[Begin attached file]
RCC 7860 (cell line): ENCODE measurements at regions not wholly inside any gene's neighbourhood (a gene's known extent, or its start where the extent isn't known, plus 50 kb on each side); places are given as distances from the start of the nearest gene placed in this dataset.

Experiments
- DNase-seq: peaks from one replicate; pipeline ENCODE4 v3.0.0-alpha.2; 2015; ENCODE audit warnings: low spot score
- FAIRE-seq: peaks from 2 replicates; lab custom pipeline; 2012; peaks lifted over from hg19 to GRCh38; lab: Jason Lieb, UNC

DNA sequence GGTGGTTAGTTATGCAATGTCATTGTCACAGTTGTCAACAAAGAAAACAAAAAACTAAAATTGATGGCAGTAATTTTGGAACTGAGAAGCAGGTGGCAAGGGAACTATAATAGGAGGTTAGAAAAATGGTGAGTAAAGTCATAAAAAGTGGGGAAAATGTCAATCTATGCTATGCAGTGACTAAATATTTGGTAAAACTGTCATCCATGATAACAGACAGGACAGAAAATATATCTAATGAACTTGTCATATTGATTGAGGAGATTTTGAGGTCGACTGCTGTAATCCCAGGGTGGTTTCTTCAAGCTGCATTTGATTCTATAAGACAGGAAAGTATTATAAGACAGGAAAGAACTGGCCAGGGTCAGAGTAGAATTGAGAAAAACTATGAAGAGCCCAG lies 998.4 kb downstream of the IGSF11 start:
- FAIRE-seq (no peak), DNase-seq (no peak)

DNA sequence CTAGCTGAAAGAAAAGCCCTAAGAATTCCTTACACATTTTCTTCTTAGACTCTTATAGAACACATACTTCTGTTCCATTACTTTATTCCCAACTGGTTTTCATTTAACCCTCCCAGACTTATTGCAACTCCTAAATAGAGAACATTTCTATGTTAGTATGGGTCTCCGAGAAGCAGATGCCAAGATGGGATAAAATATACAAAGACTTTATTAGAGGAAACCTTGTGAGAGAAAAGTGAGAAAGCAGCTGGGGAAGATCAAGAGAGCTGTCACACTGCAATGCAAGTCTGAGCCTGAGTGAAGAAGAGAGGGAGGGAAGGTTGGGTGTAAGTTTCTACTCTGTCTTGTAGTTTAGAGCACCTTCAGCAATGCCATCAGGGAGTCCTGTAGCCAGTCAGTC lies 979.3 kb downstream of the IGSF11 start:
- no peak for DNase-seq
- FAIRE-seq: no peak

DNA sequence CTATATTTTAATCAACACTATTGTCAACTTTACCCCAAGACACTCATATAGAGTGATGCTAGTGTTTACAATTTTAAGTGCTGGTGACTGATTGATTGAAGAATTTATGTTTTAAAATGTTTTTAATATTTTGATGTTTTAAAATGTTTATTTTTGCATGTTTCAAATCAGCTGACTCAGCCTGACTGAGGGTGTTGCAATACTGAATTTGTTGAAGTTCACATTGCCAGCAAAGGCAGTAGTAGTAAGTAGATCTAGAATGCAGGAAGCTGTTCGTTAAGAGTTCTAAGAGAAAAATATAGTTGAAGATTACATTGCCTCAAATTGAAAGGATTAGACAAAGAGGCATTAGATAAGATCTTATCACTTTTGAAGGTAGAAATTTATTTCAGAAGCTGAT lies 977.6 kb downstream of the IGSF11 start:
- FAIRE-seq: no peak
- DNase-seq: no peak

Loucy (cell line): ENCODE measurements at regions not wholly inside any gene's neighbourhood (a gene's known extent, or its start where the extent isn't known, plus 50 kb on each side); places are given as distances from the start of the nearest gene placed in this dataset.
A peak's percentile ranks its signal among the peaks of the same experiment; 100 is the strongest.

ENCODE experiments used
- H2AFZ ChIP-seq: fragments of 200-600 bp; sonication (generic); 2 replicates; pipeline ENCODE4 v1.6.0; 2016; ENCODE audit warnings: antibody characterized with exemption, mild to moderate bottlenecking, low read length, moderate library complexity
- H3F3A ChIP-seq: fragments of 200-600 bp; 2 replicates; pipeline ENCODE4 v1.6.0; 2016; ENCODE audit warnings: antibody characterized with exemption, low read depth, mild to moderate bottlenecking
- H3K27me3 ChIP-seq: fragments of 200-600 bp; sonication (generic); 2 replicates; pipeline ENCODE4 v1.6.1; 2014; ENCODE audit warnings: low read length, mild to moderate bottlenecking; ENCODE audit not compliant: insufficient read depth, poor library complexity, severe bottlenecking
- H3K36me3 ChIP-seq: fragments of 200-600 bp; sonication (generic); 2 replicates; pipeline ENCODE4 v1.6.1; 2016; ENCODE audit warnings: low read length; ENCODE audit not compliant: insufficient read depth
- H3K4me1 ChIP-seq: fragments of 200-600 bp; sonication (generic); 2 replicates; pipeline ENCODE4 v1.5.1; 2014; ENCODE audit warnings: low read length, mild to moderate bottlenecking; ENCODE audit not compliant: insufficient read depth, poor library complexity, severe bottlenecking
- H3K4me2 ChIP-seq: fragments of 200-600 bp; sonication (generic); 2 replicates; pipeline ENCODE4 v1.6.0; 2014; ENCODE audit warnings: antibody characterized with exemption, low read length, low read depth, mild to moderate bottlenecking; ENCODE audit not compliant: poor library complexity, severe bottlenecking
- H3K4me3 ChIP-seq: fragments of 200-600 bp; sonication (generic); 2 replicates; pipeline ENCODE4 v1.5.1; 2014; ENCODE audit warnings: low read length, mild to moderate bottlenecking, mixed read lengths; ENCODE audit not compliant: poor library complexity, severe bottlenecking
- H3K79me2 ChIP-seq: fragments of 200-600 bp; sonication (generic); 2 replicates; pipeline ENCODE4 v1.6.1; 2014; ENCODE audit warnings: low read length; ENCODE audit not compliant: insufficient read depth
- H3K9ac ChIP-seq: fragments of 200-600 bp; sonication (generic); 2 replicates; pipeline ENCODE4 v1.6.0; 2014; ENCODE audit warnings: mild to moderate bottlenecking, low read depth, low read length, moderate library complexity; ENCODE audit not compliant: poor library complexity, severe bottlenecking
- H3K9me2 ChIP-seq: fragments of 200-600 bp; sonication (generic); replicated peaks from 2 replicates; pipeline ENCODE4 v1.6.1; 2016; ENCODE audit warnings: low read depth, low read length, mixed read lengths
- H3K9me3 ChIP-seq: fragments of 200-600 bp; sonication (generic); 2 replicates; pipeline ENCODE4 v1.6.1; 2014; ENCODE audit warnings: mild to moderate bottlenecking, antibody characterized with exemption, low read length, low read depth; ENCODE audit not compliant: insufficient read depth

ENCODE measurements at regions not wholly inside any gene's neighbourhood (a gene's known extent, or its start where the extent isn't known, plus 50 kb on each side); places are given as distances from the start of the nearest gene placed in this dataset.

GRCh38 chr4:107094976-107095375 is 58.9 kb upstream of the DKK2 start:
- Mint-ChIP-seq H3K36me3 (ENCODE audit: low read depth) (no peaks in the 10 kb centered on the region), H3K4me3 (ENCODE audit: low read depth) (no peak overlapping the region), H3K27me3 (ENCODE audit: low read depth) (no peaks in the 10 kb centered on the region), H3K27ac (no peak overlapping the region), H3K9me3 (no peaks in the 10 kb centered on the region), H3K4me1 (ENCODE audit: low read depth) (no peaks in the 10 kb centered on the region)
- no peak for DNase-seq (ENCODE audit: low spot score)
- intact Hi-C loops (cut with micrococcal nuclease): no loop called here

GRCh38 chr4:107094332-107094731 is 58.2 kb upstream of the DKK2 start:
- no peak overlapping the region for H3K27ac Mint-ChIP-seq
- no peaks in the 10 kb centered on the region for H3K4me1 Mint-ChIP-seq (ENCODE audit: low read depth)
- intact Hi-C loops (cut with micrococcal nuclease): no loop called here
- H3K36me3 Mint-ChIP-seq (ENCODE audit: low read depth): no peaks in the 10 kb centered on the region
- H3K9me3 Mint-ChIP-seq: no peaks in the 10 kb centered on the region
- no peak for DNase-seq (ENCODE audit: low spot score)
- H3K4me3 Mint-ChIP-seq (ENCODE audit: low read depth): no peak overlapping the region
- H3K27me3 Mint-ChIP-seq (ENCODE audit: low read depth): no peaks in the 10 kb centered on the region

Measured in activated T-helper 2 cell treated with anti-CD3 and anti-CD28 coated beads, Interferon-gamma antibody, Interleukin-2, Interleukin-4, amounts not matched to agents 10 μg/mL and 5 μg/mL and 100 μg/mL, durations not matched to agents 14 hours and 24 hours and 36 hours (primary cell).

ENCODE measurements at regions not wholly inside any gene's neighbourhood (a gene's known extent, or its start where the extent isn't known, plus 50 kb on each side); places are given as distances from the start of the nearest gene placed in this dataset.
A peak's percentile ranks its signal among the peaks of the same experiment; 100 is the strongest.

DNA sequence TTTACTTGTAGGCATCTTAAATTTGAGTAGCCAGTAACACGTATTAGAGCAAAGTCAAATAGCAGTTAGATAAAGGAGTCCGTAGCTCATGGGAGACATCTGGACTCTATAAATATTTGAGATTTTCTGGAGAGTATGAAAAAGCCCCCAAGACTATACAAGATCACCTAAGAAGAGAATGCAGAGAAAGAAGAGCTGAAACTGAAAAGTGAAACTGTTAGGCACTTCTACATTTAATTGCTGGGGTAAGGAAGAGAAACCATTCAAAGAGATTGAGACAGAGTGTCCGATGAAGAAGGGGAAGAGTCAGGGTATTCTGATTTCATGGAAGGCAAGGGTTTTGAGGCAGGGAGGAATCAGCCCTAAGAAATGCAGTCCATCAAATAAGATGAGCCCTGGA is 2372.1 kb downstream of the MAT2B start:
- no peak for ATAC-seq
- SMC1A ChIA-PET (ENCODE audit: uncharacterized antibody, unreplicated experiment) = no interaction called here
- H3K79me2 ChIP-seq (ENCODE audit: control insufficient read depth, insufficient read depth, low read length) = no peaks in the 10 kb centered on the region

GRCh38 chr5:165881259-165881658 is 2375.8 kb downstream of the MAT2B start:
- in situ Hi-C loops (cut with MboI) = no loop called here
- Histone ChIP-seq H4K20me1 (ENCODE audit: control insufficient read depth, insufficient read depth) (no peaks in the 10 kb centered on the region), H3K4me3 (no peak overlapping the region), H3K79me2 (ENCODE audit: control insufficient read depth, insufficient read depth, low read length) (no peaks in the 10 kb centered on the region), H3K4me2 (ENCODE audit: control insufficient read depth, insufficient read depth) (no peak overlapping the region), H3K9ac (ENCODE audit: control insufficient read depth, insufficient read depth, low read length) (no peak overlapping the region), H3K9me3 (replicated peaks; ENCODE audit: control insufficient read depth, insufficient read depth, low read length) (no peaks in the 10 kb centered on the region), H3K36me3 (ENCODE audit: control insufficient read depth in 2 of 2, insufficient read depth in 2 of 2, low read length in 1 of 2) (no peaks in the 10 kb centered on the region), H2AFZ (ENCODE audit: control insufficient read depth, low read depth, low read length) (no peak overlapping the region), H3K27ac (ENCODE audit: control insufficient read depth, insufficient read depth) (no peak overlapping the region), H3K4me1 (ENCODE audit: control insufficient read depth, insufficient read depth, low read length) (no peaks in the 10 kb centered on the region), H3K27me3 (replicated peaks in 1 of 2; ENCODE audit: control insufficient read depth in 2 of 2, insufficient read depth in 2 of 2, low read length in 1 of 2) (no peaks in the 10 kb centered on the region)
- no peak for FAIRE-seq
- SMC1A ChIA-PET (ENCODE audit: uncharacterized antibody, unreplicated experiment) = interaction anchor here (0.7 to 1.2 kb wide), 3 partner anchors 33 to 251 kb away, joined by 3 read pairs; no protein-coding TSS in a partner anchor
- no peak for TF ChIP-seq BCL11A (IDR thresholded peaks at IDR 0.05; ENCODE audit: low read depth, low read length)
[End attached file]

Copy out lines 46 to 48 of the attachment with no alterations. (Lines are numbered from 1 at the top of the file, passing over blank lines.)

- SMC1A ChIA-PET (ENCODE audit: uncharacterized antibody, unreplicated experiment) = no interaction called here
- H3K79me2 ChIP-seq (ENCODE audit: control insufficient read depth, insufficient read depth, low read length) = no peaks in the 10 kb centered on the region

GRCh38 chr5:165881259-165881658 is 2375.8 kb downstream of the MAT2B start: